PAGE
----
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Letters
January 26, 2005

Thrombolysis for Acute Stroke—Reply

JAMA. 2005;293(4):421-422. doi:10.1001/jama.293.4.422-a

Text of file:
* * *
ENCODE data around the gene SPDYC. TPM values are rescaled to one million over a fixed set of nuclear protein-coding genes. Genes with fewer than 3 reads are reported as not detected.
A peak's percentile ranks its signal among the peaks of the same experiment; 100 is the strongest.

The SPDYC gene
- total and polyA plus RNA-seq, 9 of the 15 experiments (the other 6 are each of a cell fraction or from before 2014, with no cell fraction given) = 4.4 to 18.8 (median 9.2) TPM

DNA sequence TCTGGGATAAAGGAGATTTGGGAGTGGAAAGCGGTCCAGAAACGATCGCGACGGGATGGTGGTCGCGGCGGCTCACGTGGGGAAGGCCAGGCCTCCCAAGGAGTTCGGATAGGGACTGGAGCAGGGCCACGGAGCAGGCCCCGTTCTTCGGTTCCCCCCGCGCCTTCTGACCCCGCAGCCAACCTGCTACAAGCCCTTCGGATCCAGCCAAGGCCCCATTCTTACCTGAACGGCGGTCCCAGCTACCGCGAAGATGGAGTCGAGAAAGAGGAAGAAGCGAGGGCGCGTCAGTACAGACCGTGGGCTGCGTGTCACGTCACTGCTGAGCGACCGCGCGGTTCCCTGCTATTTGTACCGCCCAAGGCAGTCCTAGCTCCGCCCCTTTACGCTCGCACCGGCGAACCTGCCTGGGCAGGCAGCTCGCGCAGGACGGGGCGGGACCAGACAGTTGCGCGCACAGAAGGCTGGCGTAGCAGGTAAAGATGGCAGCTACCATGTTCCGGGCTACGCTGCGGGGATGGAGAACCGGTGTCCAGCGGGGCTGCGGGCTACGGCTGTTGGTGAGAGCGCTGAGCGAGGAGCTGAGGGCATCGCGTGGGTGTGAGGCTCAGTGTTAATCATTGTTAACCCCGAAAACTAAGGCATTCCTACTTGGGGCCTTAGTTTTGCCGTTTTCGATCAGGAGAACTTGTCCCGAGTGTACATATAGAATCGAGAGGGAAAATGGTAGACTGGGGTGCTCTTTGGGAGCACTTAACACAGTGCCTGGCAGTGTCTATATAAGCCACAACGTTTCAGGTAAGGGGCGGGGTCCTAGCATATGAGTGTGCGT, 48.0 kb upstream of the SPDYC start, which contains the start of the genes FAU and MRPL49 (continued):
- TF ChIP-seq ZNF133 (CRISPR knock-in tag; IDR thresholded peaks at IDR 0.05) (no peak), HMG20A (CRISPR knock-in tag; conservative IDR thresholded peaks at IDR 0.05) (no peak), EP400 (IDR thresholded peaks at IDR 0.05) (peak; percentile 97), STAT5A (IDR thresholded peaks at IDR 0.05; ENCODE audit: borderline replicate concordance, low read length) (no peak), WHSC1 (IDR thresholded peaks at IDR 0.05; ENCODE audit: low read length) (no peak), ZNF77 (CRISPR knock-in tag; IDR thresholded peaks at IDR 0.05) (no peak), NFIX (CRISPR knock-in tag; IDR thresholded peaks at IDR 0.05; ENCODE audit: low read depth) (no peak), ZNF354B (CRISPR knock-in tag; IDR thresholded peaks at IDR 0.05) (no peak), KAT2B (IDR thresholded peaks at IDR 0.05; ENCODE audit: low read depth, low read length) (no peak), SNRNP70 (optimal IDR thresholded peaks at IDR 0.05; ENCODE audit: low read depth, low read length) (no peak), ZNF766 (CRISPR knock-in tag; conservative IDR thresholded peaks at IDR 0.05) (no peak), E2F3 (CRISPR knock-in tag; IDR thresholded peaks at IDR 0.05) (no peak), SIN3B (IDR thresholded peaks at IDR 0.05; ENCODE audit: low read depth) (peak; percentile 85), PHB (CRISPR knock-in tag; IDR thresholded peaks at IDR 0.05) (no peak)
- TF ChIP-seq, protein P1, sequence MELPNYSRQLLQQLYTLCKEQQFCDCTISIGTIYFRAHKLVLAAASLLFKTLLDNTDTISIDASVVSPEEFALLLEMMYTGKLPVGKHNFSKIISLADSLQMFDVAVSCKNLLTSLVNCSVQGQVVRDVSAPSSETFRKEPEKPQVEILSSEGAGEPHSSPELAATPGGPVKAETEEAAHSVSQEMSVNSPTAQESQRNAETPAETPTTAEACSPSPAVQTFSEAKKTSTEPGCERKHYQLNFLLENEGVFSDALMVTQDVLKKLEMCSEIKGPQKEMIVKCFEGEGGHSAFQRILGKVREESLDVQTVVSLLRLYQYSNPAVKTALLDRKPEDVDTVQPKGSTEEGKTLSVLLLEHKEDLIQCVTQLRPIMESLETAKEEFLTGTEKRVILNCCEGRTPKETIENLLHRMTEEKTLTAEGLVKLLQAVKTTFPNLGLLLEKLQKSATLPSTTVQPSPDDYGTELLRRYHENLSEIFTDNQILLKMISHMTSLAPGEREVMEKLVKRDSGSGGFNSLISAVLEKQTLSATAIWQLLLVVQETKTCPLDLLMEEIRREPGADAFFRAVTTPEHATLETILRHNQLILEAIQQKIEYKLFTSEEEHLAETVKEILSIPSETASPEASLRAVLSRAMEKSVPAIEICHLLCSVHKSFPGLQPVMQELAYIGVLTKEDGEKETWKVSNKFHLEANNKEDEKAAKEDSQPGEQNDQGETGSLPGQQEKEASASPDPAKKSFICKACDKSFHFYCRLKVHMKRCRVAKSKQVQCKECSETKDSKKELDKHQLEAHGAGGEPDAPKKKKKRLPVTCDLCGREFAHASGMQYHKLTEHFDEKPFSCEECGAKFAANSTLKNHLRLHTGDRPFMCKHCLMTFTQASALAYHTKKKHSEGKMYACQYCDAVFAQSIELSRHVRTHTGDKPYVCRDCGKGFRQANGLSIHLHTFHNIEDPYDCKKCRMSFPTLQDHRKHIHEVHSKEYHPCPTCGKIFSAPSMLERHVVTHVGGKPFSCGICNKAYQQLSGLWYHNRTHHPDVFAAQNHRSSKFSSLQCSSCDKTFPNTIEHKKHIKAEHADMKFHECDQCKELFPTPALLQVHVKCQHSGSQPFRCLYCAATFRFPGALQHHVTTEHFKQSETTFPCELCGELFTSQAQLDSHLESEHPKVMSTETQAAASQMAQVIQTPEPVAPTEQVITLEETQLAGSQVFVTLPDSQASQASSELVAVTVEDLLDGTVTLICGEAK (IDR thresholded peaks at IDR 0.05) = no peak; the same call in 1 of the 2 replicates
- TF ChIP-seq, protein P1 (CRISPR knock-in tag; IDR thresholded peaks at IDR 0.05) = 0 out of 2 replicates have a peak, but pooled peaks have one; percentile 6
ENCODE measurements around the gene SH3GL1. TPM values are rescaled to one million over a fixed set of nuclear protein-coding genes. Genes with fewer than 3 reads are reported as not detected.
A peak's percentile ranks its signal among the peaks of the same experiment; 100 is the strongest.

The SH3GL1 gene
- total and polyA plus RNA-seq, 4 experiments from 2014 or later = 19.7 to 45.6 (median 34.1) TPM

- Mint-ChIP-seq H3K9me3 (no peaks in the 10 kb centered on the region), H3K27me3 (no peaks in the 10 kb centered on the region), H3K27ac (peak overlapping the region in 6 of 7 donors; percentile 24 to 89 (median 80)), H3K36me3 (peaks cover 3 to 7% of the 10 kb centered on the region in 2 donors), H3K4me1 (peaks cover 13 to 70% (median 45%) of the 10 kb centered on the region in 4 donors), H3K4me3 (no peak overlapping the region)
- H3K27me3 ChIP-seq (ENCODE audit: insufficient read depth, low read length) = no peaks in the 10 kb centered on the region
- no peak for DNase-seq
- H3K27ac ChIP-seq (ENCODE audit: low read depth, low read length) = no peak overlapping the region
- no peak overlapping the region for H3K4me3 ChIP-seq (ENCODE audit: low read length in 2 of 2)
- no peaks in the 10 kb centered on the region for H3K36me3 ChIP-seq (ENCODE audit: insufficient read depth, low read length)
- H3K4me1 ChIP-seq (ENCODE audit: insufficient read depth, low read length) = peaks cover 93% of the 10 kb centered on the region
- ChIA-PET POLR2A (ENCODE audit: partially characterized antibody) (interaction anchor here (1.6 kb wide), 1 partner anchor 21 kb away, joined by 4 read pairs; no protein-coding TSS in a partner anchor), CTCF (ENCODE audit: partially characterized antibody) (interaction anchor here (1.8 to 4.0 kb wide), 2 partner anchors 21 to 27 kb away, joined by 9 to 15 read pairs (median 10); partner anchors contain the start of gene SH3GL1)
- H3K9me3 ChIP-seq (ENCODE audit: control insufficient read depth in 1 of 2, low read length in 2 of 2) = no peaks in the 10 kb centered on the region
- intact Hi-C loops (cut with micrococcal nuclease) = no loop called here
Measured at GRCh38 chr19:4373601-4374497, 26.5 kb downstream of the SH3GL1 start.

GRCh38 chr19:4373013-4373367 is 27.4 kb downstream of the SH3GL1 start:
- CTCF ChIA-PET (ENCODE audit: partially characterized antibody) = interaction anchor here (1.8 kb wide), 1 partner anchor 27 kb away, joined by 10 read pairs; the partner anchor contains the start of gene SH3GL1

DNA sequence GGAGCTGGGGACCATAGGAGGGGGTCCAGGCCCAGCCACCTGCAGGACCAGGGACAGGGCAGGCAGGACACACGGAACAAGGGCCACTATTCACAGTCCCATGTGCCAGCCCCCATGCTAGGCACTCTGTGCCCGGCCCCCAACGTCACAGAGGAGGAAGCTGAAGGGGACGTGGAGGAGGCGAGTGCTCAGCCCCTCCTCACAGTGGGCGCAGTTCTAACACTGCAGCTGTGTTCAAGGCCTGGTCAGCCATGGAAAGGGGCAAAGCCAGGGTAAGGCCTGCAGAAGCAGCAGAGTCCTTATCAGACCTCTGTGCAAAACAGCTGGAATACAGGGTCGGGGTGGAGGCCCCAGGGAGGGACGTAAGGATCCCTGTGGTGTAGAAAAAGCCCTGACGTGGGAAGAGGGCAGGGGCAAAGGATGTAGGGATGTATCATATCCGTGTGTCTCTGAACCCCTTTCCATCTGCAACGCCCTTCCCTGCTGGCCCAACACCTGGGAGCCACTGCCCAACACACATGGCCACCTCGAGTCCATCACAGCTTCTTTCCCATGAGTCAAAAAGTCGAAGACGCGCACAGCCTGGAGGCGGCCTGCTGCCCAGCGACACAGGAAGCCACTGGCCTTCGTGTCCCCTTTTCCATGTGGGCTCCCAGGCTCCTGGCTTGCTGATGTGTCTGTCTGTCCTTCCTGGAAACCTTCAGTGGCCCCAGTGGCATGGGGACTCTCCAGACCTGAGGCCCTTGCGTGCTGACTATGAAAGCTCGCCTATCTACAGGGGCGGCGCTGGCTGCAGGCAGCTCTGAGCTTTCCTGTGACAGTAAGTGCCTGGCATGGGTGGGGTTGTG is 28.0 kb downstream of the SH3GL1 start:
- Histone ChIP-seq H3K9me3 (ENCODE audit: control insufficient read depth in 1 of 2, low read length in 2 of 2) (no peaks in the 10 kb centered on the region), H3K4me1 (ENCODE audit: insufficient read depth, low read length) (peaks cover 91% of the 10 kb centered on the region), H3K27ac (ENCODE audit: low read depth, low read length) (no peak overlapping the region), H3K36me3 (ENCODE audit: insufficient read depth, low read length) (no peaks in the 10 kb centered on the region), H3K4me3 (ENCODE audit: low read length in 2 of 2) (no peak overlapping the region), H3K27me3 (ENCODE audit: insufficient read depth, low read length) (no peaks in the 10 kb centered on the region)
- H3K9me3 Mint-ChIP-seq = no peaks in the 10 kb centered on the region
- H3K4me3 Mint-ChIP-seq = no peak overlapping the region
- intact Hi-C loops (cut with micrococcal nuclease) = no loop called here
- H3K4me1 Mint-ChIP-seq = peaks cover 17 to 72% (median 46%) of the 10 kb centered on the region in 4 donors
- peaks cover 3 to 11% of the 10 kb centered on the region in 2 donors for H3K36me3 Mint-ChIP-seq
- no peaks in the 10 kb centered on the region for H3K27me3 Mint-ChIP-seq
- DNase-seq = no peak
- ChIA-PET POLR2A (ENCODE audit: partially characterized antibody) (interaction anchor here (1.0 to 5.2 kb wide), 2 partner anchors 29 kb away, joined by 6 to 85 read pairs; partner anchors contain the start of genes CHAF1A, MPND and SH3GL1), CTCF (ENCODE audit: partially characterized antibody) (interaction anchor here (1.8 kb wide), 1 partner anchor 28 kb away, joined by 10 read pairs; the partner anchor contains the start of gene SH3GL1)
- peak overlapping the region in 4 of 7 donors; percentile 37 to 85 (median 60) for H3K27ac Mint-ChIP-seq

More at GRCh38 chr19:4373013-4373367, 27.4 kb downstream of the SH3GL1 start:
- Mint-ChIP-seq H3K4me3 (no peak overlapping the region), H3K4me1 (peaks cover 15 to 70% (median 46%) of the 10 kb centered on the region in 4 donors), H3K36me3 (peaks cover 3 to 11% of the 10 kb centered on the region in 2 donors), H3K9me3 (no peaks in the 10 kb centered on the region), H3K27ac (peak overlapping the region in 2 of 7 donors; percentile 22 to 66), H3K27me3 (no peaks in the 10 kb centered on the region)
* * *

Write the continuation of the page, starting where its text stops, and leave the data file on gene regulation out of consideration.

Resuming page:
In Reply: Dr Svoboda suggests a moratorium on acute stroke thrombolysis. It is not the treatment but the practice that needs modification. For nearly all medical and surgical procedures, patient selection and the abilities and experience of the treating physicians are the keys to success. The fault is not with thrombolysis; this treatment can effectively lyse occlusive thromboemboli. The problems are who renders the treatment, delivery (when and where), and selection of appropriate candidate-patients. The present guidelines do not address the first 2 problems. The technology designated in the guidelines—a plain computed tomographic scan—does not adequately identify appropriate patients. The technology used should show experienced stroke physicians whether brain infarction is present, where it is located, and how extensive it is; it should also indicate whether an occlusive thromboembolus is present and where it is located. Such brain and vascular imaging exists and can safely and quickly yield this information. This technology was not available when the National Institute of Neurological Disorders and Stroke study was planned and performed, and is not currently available at many community hospitals.

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